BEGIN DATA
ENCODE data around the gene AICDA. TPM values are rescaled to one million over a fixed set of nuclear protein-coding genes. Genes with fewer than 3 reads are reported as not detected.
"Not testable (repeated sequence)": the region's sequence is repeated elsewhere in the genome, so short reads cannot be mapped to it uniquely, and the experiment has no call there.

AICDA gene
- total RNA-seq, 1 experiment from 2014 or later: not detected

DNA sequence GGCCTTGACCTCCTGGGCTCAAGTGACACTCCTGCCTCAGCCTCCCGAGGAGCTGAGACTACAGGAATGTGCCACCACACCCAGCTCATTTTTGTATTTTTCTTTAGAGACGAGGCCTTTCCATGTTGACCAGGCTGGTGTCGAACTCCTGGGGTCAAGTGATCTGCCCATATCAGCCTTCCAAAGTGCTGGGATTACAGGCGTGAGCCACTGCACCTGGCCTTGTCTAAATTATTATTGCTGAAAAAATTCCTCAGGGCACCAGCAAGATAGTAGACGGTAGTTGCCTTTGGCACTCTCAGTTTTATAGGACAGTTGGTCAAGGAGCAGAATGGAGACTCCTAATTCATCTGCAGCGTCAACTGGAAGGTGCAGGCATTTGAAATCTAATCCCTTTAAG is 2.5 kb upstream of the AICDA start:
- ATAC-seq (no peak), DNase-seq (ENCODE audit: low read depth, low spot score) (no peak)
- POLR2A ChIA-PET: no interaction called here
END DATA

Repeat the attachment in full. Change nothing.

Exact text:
ENCODE data around the gene AICDA. TPM values are rescaled to one million over a fixed set of nuclear protein-coding genes. Genes with fewer than 3 reads are reported as not detected.
"Not testable (repeated sequence)": the region's sequence is repeated elsewhere in the genome, so short reads cannot be mapped to it uniquely, and the experiment has no call there.

AICDA gene
- total RNA-seq, 1 experiment from 2014 or later: not detected

DNA sequence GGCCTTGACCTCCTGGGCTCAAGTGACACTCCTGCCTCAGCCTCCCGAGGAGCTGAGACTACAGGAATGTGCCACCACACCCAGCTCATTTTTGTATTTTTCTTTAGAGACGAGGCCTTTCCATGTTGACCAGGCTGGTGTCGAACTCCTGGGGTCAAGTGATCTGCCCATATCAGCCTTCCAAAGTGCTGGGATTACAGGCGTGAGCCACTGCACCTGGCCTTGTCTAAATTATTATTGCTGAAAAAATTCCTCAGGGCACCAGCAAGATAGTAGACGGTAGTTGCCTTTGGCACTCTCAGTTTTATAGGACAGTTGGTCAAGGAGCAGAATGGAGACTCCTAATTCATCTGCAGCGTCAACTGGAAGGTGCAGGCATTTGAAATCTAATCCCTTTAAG is 2.5 kb upstream of the AICDA start:
- ATAC-seq (no peak), DNase-seq (ENCODE audit: low read depth, low spot score) (no peak)
- POLR2A ChIA-PET: no interaction called here